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Balkrishna Doshi wins 2022 Royal Gold Medal for Architecture
India Architecture News - Dec 09, 2021 - 19:04 2577 views
Awarded annually, the Royal Gold Medal is approved personally by The Queen and is given to a person or group of people who have had a significant influence "either directly or indirectly on the advancement of architecture".
Doshi, having a 70 year career and over 100 built projects, was selected due to "his influence in the direction of architecture in India and its adjacent regions through both his practice and his teaching."
Atira Guest House, Ahmedabad, India. Image © Fabien Charuau
"I am pleasantly surprised and deeply humbled to receive the Royal Gold Medal from the Queen of England. What a great honour!," said Balkrishna Doshi.
"The news of this award brought back memories of my time working with Le Corbusier in 1953 when he had just received the news of getting the Royal Gold Medal."
"I vividly recollect his excitement to receive this honour from Her Majesty. He said to me metaphorically, ‘I wonder how big and heavy this medal will be."
"Today, six decades later I feel truly overwhelmed to be bestowed with the same award as my guru, Le Corbusier - honouring my six decades of practice. I would like to express my heartfelt gratitude to my wife, my daughters and most importantly my team and collaborators at Sangath my studio," Doshi added.
Having a career spanning over six decades, Balkrishna Doshi has had a big influence in shaping the local architecture throughout India, which combined the local values and modernism in respect to the culture, context, craft ve vernacular.
One of the spacious, light-flooded corridors at IIM: Indian Institute of Management (IIM), Bangalore, 1977-92. Image © Courtesy of Vastushilpa Foundation, Ahmedabad, photo: Vinay Panjwani – India
The architect, awarded the 2018 Pritzker Architecture Prize, is the first Indian architect winning this prestigious prize. Doshi's project portfolio includes a vast array of projects, ranging from administrative and cultural facilities, housing developments to residential buildings. He worked with both master architects Le Corbusier and Louis Kahn in 1950s.
The well-known Indian Institute of Management in Bangalore (1977, 1992), the Life Insurance Corporation Housing Ahmedabad, India, in 1973, the Aranya social housing estate in 1989 and the Ahmedabad School of Architecture he founded in 1966 (renamed CEPT University in 2002), the underground art space that Doshi created with M.F. Husain: Amdavad Ni Gufa, Ahmedabad in 1994 are among his key projects.
Doshi founded his architectural studio, called Sangath in 1980, his famous project is low-cost housing project Aranya Low Cost Housing Estate in 1989, which won the Aga Khan Award for Architecture in 1995.
Aranya Low Cost Housing Estate in 1989. Image © John Panicker
Doshi's buildings combine pioneering modernism with vernacular, informed by a deep appreciation of the traditions of India’s architecture, climate, local culture and craft.
Balkrishna Doshi, 94, born in Pune, India, to an extended family of furniture makers, studied at the J J School of Architecture, Bombay, before working for four years with Le Corbusier as Senior Designer (1951-54) in Paris and four more years in India to supervise projects in Ahmedabad.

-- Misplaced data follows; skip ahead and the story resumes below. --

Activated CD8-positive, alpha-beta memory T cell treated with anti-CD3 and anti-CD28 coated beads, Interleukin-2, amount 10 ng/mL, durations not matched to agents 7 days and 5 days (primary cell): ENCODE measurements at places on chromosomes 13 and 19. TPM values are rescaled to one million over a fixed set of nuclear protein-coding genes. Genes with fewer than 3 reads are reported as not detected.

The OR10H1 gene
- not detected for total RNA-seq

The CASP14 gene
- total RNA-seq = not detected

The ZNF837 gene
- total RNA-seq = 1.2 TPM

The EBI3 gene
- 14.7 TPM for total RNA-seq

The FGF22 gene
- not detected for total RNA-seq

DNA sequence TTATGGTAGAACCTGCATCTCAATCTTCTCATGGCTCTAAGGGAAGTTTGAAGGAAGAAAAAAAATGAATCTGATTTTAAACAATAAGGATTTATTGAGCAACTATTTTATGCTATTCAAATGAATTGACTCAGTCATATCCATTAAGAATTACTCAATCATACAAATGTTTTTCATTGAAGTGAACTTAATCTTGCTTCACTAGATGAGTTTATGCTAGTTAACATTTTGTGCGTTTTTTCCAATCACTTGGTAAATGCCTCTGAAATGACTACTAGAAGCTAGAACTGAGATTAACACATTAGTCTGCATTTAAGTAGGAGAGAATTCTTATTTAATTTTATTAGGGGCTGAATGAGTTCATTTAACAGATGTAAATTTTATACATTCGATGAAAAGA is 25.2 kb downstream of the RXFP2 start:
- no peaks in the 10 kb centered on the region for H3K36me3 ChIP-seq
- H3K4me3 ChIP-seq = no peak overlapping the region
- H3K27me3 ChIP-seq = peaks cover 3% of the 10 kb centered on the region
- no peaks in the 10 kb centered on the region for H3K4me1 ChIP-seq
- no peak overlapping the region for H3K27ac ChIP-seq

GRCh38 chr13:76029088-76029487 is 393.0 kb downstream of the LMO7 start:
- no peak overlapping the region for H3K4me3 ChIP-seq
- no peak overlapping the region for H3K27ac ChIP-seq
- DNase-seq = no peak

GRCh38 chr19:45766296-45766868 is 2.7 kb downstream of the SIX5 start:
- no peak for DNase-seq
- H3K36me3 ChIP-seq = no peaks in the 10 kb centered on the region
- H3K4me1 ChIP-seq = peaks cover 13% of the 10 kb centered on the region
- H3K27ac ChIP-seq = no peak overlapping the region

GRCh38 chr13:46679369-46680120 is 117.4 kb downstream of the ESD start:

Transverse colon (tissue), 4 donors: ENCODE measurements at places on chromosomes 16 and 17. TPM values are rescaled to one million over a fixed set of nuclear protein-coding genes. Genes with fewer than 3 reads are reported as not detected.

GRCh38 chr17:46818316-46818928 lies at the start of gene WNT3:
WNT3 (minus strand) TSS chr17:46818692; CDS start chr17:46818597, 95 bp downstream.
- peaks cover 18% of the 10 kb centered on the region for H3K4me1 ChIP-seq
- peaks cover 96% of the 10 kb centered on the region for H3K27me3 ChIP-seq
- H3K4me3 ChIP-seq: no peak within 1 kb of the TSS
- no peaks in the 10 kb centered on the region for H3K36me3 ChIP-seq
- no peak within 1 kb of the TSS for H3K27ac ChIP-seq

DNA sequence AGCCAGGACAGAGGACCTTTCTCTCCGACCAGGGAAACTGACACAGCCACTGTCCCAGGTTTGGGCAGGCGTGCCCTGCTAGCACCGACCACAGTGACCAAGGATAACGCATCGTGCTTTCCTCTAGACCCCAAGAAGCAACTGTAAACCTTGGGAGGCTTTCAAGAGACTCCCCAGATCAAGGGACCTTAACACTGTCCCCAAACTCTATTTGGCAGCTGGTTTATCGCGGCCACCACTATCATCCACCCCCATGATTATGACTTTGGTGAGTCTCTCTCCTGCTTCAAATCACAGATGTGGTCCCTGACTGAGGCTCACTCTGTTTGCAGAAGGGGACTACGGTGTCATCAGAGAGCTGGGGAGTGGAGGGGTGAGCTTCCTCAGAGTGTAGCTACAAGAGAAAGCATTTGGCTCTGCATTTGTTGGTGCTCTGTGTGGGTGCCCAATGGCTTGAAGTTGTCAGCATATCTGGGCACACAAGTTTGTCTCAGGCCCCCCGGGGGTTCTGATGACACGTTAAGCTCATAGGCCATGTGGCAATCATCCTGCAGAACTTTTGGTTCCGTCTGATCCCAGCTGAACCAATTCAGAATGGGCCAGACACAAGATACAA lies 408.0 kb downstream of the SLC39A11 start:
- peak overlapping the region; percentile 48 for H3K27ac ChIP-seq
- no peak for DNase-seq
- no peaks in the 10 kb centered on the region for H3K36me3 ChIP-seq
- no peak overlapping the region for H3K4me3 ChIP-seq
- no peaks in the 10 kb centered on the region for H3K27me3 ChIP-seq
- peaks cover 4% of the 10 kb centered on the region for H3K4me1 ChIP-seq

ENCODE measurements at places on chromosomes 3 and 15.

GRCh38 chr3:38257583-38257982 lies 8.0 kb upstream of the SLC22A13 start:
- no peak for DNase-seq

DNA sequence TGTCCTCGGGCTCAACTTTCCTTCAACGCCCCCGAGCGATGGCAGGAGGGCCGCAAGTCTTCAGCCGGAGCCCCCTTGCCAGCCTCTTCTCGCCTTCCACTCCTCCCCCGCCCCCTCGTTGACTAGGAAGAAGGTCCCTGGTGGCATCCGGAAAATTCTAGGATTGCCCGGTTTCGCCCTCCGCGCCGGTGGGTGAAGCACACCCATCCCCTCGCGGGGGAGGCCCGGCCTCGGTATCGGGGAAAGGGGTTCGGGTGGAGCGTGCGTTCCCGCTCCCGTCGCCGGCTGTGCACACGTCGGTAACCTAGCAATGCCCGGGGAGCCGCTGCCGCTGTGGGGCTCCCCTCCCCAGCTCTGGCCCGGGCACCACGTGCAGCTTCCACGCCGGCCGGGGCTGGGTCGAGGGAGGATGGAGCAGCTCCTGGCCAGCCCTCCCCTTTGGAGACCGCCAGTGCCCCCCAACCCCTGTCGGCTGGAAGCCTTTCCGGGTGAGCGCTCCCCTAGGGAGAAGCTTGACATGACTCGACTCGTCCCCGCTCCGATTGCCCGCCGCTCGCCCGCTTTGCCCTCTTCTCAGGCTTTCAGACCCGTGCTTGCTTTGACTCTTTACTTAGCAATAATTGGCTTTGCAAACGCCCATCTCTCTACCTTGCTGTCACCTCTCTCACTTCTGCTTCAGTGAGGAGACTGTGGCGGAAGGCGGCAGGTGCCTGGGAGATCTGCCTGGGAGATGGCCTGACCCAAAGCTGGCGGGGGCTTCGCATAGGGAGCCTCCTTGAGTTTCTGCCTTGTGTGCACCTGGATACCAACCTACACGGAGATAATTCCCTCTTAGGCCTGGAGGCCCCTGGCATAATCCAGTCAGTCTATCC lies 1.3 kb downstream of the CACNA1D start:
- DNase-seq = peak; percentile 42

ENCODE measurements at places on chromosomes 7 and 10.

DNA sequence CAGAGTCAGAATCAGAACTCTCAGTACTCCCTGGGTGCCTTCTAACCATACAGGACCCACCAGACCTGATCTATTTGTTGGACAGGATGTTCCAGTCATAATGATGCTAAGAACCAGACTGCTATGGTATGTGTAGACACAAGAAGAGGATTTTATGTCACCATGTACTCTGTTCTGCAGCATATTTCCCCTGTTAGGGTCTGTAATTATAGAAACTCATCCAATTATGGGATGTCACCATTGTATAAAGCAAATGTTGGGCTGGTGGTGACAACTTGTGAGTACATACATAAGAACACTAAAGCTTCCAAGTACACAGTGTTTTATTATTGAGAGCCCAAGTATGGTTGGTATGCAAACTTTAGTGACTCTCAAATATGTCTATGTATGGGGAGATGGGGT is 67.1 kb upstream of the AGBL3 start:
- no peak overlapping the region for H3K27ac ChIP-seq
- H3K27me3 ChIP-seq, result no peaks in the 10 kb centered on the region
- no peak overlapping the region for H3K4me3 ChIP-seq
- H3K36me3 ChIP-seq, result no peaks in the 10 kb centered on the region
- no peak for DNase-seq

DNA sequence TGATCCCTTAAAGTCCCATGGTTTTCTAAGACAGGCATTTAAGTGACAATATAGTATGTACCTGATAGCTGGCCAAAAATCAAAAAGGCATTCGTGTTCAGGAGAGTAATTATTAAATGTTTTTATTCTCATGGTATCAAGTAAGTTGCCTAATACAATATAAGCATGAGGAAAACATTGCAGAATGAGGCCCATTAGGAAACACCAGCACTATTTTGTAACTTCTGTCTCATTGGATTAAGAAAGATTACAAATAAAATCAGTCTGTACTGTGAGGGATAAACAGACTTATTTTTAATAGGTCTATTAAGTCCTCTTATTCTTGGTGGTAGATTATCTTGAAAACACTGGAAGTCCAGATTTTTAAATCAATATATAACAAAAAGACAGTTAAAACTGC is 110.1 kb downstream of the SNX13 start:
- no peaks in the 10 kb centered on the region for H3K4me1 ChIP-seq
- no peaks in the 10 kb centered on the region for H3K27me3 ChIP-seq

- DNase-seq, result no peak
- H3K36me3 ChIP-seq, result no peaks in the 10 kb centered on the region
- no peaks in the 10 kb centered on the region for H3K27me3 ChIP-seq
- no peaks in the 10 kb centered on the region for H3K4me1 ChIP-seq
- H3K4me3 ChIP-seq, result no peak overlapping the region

He worked with Louis Kahn as an associate to build the Indian Institute of Management, Ahmedabad, and they continued to collaborate for over a decade. He founded his own practice, Vastushilpa in 1956 with two architects. Today Vastushilpa is a multi-disciplinary practice with ﬁve partners spanning three generations and has sixty employees.
The practice invites dialogue and its philosophy of pro-active participation even applies to their office space – which has an open door, inviting passers-by to drop in.
Interior view of the underground art space: Amdavad Ni Gufa, Ahmedabad, 1994 © Iwan Baan 2018
"It was an honour and a pleasure to chair the committee in selecting Balkrishna Doshi as the 2022 Royal Gold Medallist. At ninety-four years old he has influenced generations of architects through his delightfully purposeful architecture," said RIBA President Simon Allford.
"Influenced by his time spent in the office of Le Corbusier his work nevertheless is that of an original and independent thinker – able to undo, redo and evolve."
"In the twentieth century, when technology facilitated many architects to build independently of local climate and tradition, Balkrishna remained closely connected with his hinterland: it’s climate, technologies new and old and crafts."
"Balkrishna Doshi’s outstanding contribution to the art of architecture, the craft of construction and the practice of urban design establish him as a most deserving recipient of this award and I greatly look forward to him being presented with the medal next year," Allford added.
Interior view of the foyer at the Tagore Memorial Hall: Tagore Memorial Hall, Ahmedabad, 1967. Image © Vastushilpa Foundation, Ahmedabad
The 2022 Honours Committee, who selected the Royal Gold Medallist was chaired by RIBA President Simon Allford and comprised of architects Alison Brooks and last year’s Royal Gold Medal recipient Sir David Adjaye OBE, architect and academic Kate Cheyne and cultural historian and museum director Dr Gus Casely-Hayford OBE.
Top image: Pratik Gajjar. Image © Vastushilpa Foundation
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